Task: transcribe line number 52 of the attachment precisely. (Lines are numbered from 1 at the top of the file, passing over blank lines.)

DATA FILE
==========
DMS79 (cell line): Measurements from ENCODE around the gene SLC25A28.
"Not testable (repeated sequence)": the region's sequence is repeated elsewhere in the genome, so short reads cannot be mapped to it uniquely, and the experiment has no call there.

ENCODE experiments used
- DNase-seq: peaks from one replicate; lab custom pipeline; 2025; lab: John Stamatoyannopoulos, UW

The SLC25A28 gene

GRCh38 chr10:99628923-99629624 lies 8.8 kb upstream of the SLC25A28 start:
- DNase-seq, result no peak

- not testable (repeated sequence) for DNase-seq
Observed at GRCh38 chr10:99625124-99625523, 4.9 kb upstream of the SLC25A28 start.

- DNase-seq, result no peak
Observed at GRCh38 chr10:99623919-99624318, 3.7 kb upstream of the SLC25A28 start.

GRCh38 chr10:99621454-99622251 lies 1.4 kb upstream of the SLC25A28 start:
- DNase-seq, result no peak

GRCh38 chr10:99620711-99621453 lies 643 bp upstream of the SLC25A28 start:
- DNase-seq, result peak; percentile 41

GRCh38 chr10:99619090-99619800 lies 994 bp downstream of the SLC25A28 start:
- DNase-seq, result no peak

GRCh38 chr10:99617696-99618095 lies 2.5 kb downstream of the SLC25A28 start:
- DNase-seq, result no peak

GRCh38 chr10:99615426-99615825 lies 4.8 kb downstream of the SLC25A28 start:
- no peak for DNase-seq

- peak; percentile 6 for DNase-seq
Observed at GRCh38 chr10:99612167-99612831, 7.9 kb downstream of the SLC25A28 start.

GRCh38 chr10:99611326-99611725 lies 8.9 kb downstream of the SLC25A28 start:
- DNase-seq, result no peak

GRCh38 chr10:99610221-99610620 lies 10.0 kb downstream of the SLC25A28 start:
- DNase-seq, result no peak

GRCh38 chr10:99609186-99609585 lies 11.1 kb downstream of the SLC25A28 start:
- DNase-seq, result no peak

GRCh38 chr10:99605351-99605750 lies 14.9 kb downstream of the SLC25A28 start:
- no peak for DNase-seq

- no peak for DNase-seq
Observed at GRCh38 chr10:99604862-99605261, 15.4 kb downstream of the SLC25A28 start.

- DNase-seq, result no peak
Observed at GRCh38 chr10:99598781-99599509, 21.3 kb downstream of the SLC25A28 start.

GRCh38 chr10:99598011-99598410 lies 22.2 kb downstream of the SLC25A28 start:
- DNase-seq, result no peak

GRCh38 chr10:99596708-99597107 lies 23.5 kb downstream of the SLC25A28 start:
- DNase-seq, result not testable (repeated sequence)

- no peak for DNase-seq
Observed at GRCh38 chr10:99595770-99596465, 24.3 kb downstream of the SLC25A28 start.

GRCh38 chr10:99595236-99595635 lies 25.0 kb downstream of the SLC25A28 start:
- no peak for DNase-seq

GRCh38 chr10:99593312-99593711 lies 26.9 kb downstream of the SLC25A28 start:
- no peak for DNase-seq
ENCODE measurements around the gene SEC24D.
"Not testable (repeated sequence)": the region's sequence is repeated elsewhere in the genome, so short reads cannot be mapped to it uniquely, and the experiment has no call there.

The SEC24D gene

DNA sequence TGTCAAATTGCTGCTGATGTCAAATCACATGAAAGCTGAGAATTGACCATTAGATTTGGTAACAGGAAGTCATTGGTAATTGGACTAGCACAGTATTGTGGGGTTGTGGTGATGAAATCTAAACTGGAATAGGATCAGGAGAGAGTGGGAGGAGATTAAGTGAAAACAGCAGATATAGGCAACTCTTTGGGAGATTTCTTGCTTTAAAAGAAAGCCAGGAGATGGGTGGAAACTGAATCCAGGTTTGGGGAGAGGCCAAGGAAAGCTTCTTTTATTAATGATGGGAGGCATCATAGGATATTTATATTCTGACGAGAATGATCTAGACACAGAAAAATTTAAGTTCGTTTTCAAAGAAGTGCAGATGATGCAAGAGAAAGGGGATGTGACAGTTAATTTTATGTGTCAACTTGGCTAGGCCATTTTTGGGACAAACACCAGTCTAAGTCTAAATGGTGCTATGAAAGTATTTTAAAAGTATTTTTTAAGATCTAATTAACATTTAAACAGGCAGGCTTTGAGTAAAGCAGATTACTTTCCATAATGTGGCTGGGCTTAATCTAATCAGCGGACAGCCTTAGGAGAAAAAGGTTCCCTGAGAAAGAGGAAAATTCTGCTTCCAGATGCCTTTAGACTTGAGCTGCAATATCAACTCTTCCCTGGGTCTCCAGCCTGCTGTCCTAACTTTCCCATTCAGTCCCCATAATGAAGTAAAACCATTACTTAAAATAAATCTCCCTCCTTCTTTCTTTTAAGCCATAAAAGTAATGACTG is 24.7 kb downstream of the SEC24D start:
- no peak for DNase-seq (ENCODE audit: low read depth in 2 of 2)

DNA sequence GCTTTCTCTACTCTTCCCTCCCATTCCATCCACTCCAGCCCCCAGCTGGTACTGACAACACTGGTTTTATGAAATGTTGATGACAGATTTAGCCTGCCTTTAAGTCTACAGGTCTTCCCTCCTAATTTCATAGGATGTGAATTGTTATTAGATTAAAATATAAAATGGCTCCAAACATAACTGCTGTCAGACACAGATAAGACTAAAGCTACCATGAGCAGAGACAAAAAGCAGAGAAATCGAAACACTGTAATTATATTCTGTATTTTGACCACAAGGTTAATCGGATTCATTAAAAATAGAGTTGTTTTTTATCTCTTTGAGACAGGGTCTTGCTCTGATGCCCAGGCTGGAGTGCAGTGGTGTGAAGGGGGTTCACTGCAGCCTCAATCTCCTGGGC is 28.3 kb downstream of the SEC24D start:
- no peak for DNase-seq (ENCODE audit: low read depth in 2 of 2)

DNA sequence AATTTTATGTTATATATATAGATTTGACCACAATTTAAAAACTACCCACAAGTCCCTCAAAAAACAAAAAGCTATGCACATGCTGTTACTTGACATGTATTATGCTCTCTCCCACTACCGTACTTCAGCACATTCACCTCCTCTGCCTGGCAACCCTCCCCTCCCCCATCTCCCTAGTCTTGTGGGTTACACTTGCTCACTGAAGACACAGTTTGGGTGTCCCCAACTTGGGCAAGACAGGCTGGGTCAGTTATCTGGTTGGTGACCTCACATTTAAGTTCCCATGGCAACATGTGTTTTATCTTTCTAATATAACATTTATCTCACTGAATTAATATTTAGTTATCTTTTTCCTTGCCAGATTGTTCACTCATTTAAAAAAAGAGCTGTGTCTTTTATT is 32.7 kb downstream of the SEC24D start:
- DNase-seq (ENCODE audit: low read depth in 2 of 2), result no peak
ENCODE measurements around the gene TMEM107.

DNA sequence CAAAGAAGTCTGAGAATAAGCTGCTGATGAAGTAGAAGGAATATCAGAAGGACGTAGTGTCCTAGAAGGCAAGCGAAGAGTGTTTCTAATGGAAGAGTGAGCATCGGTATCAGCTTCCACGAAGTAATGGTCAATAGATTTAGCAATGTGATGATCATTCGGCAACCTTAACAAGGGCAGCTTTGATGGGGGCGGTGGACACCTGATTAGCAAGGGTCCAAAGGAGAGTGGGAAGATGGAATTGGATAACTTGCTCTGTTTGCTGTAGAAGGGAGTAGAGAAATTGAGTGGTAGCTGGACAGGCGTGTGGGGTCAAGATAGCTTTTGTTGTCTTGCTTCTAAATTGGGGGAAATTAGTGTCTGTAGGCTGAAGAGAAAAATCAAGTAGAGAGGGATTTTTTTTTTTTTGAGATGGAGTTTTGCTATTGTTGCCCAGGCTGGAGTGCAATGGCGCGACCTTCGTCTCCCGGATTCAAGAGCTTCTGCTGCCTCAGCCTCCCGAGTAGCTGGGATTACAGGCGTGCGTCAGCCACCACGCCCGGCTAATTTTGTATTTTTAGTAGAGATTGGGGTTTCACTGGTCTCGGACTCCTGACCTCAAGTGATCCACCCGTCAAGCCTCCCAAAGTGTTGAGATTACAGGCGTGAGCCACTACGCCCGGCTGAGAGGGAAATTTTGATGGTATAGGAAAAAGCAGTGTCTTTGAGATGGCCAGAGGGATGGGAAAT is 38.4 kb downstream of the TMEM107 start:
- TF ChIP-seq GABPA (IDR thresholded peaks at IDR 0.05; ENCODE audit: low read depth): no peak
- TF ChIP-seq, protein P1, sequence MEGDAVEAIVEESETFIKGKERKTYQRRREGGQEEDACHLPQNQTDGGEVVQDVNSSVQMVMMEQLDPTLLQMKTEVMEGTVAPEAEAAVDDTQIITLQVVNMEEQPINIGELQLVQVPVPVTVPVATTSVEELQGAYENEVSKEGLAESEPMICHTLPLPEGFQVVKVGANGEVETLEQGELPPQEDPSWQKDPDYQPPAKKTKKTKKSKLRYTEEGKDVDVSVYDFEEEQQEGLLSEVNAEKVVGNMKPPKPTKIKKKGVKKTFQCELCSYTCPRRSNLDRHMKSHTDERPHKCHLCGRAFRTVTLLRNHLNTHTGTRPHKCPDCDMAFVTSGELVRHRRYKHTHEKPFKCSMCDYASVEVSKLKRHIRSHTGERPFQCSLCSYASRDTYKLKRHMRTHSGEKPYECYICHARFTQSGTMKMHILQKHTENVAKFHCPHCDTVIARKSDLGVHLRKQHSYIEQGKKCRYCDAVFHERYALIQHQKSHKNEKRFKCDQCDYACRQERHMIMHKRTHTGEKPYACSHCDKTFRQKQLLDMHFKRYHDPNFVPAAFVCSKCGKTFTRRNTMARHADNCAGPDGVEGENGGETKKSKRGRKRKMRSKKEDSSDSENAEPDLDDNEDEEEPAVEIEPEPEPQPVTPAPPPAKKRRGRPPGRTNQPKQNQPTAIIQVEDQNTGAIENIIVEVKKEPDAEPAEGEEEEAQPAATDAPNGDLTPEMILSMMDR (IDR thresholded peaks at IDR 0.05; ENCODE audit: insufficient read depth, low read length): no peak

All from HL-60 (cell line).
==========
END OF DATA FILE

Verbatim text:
- no peak for DNase-seq (ENCODE audit: low read depth in 2 of 2)